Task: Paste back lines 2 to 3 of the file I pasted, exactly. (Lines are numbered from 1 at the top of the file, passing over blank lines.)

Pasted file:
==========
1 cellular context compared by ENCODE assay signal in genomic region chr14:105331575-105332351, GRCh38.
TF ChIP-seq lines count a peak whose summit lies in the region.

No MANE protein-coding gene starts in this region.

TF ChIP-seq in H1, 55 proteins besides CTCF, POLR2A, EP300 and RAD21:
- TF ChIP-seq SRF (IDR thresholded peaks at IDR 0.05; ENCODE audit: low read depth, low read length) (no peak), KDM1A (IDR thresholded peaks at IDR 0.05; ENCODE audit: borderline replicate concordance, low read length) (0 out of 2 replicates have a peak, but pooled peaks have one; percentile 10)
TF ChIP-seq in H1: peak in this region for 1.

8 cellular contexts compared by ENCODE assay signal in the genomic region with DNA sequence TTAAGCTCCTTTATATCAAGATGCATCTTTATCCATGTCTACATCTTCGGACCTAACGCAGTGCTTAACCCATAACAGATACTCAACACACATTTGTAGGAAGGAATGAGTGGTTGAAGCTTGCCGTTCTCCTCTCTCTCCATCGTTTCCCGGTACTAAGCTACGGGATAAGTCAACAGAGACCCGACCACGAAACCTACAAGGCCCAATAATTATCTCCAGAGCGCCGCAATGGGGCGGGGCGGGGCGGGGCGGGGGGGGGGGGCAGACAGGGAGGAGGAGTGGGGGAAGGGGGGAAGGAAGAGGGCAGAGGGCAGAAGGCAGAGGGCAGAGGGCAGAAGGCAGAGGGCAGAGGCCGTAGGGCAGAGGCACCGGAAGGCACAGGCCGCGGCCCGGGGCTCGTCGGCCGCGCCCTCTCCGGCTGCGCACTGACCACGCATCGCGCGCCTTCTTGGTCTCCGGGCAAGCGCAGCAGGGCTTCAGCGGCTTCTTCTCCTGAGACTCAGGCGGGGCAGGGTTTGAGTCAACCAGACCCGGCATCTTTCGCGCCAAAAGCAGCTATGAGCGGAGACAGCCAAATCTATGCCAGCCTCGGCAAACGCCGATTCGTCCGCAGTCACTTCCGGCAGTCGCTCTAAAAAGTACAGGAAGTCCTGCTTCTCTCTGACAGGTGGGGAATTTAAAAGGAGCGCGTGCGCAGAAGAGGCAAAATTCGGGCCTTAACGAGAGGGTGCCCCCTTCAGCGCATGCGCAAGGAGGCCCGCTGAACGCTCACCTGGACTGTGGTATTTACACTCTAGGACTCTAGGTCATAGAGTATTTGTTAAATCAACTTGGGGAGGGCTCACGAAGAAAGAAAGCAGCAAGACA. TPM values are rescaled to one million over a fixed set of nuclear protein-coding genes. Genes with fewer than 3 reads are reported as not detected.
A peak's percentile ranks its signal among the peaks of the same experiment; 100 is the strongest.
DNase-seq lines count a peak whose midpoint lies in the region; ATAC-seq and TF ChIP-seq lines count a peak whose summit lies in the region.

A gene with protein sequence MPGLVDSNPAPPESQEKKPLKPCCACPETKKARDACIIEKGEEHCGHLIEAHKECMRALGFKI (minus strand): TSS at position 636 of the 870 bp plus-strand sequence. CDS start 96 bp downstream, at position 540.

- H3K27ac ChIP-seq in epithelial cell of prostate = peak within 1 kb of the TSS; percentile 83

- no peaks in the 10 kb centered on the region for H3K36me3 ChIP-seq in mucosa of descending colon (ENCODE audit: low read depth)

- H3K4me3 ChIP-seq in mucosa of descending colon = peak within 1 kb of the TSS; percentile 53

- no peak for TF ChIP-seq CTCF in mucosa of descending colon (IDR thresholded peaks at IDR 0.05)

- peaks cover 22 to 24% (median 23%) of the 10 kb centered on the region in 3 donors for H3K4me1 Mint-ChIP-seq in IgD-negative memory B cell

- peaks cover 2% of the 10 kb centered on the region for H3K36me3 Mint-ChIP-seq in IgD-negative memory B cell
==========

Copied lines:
TF ChIP-seq lines count a peak whose summit lies in the region.

No MANE protein-coding gene starts in this region.